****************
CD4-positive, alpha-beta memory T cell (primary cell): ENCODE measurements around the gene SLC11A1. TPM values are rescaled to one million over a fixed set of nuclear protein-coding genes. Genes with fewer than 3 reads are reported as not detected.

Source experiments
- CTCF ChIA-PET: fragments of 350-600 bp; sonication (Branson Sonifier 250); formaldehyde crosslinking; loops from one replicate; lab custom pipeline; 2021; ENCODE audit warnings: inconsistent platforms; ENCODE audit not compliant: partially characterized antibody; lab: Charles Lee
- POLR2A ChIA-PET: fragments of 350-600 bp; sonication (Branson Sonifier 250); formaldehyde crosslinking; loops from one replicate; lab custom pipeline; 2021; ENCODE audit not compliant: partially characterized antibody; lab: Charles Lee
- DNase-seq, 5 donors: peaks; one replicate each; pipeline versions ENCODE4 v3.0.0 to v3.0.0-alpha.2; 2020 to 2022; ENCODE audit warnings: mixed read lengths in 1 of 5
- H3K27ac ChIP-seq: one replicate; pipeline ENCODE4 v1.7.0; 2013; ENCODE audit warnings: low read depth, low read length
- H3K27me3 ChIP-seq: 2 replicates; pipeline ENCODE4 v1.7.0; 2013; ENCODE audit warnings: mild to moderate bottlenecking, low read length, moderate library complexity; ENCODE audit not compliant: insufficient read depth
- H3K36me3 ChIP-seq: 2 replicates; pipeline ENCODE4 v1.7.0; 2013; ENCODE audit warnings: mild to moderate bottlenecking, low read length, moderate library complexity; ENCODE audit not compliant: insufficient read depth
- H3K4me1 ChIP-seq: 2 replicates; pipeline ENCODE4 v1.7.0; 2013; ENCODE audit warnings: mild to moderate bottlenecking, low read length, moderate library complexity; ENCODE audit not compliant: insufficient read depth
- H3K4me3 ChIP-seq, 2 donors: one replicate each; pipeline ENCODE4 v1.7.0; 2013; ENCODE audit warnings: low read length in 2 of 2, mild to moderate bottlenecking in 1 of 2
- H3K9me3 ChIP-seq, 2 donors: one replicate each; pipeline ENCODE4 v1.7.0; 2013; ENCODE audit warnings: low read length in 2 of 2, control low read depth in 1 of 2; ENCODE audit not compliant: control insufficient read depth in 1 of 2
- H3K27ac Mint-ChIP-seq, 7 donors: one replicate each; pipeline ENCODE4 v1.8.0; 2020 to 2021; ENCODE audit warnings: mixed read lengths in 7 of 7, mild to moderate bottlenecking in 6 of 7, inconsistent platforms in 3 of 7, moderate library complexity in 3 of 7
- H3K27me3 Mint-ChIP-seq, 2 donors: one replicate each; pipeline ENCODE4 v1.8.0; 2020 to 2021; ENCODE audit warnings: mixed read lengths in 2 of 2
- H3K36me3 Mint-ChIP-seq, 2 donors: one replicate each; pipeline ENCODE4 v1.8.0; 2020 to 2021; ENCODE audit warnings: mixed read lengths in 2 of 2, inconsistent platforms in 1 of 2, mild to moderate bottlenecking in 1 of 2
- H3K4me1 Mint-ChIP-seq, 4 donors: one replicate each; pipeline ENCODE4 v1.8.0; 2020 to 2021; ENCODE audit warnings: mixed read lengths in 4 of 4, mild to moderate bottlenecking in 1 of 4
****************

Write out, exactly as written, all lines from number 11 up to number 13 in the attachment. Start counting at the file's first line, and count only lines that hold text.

- H3K9me3 ChIP-seq, 2 donors: one replicate each; pipeline ENCODE4 v1.7.0; 2013; ENCODE audit warnings: low read length in 2 of 2, control low read depth in 1 of 2; ENCODE audit not compliant: control insufficient read depth in 1 of 2
- H3K27ac Mint-ChIP-seq, 7 donors: one replicate each; pipeline ENCODE4 v1.8.0; 2020 to 2021; ENCODE audit warnings: mixed read lengths in 7 of 7, mild to moderate bottlenecking in 6 of 7, inconsistent platforms in 3 of 7, moderate library complexity in 3 of 7
- H3K27me3 Mint-ChIP-seq, 2 donors: one replicate each; pipeline ENCODE4 v1.8.0; 2020 to 2021; ENCODE audit warnings: mixed read lengths in 2 of 2